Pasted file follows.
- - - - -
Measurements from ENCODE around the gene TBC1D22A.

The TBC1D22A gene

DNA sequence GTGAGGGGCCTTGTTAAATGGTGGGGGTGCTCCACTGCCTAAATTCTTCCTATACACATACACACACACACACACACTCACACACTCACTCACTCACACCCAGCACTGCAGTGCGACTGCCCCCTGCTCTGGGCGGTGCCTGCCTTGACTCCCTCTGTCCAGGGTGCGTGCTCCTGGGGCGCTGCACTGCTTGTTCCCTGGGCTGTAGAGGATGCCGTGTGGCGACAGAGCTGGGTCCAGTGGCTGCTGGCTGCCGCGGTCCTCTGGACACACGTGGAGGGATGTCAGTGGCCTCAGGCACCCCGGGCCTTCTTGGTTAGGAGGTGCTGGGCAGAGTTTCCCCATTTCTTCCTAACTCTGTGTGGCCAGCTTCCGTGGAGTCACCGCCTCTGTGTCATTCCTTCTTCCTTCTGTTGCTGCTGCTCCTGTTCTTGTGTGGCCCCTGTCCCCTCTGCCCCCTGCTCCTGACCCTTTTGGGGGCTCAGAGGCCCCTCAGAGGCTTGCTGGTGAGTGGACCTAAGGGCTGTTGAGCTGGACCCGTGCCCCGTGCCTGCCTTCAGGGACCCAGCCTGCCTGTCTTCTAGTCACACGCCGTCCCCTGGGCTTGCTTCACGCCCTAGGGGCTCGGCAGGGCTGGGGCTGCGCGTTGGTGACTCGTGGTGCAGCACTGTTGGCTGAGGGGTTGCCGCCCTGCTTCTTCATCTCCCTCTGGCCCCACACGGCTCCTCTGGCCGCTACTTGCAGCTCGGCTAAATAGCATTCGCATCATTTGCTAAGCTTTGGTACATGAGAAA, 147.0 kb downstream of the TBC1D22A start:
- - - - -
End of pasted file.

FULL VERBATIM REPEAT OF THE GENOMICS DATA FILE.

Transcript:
Measurements from ENCODE around the gene TBC1D22A.

The TBC1D22A gene

DNA sequence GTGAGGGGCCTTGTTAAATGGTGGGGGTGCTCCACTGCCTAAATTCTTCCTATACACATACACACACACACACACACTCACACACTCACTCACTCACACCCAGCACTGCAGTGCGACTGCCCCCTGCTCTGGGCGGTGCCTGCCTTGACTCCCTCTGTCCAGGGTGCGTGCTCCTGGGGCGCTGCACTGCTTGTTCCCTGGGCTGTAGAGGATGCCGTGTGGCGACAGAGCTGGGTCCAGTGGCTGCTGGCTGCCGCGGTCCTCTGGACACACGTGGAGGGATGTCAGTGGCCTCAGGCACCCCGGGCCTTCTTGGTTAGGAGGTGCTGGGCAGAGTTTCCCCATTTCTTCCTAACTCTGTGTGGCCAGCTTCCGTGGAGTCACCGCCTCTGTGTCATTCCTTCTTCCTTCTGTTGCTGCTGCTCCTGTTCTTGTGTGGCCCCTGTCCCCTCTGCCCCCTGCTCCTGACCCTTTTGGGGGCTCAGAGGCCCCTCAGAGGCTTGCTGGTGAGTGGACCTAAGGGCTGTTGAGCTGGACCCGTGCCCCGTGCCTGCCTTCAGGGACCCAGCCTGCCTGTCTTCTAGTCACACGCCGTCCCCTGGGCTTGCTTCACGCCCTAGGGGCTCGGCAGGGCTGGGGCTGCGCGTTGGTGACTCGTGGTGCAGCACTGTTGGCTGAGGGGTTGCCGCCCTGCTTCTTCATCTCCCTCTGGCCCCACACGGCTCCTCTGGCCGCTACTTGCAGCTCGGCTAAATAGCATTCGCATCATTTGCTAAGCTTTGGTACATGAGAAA, 147.0 kb downstream of the TBC1D22A start: